22 December 2011


Here are some mushrooms, toadstools and fungi that we saw on our walk from High Barnet to Cuffley on the 17th of November.

You can see more photos of fungus here.

I'll post an update about that walk at some point in the not too distant future!

15 December 2011


We've uploaded some more photos to Flickr for your enjoyment.

On the 2nd of November, we went for a little local walk to check out some parks we hadn't visited before: Brent Park and Hendon Park.

Brent Park, autumn
At Brent Park, Dollis Brook feeds into a pond - formerly part of a lake that possibly acted as a duck decoy (hence the nearby Decoy Avenue, I suppose).

River Brent watchtowers 1
At the southern end of Brent Park, Dollis Brook/River Brent flows between these two structures. Not entirely sure what they are.

I liked this street sign.

Autumn walk in Hendon Park
Lovely autumn colours in Hendon Park.

On the 13th of November, we went for an impromptu trip to Moat Mount Open Space and wandered around the fields and woods for a couple of hours.

Morning path
The morning light was gorgeous!

Green track
There were so many inviting paths... This one led down between horse paddocks.

Waymarker and permissive path notice
Waymarker and permissive path sign. They close these paths one day a year so there can't be a future claim of continuous use.

Moat Mount pond
The wonderfully named Leg of Mutton Pond.

On the 15th of November, we went for a walk with a Ramblers group around Hampstead Heath:

Setting off
We were a bit overdressed in comparison - one of the group did say they were happy to see the serious hikers were joining them!

Golders Hill Park?
Golders Hill Park.

At the top of Parliament Hill
At the top of Parliament Hill. We had a good time checking out the view and watching someone try to fly a kite in the wind. We saw The Shard for the first time.

Crepes at Hampstead
Others went for a pub lunch in Hampstead, but one of the reasons we did this walk was to have an excuse to re-visit our old favourite: La Creperie de Hampstead!

We've done several other walks and trips around the area, too. Stay tuned for further updates!

27 November 2011


When we got back to London after WWOOFing, autumn had well and truly arrived. We went for a couple of lovely strolls in the days before we headed up to Norfolk. Here are a few photos.

Autumn afternoon, Highgate Wood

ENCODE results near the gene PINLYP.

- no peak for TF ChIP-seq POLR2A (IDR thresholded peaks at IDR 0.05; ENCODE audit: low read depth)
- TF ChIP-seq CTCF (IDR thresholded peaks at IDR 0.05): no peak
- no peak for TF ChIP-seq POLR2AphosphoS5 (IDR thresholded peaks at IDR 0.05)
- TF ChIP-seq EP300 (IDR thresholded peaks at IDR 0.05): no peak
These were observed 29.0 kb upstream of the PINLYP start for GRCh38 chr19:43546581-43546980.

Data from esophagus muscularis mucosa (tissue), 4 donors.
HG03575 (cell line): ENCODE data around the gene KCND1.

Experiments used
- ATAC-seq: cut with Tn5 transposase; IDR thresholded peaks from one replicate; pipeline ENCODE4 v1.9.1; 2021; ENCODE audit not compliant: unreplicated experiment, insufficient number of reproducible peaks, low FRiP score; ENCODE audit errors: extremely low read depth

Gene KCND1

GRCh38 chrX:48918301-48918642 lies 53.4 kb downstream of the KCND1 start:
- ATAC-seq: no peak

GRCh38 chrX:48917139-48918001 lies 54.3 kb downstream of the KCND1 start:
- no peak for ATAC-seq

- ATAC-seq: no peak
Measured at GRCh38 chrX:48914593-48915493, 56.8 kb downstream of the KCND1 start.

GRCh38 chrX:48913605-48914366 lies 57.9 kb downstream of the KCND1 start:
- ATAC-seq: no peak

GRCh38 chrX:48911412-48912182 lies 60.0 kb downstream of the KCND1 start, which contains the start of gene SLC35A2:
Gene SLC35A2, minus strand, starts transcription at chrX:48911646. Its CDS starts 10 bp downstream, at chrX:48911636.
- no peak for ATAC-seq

A serene moment in Highgate Wood.

Sky above Lyttelton playing fields
The skyline and sky above some local playing fields.

Decorations (Autumn Leaves) White house, autumn garden
Autumn leaves.

Natural geometry
More autumn leaves.


Please also consider donating to this fundraiser:

26 November 2011


Here is a picture of what the tube looks like to people who can't use the stairs:

Read more here.


We have been given some free tickets to the Degas exhibition at the Royal Academy today. It'll be our first art outing in London since we got here!

23 November 2011


After our last day of planting, D and M dropped us off in Brighton, where we went to the cinema to see Tintin (really just to fill in a couple of hours without dragging our packs around) then headed up to our next accommodation: our friend G's place. G and her partner A showed us around, taking us to a number of good eateries and purveyors of coffee, pointing out some of the tucked-away shops, waiting while we rummaged through the stalls lining the lanes and letting us tag along with them as they did some of their real-life errands.

A, G, J and D

99 problems t-shirt

G at tapas

As well as to see friends, we were in Brighton on a bit of a reconnaissance to see if we still liked the place (we'd been there once before) and if we still thought we could live there (DB is applying for a Masters at the University of Brighton). One of the things we hoped was that we'd be able to find some nice food and (for me) good coffee. We found some delicious food and the best coffee I've had in England on this trip, so we'll count that as a win!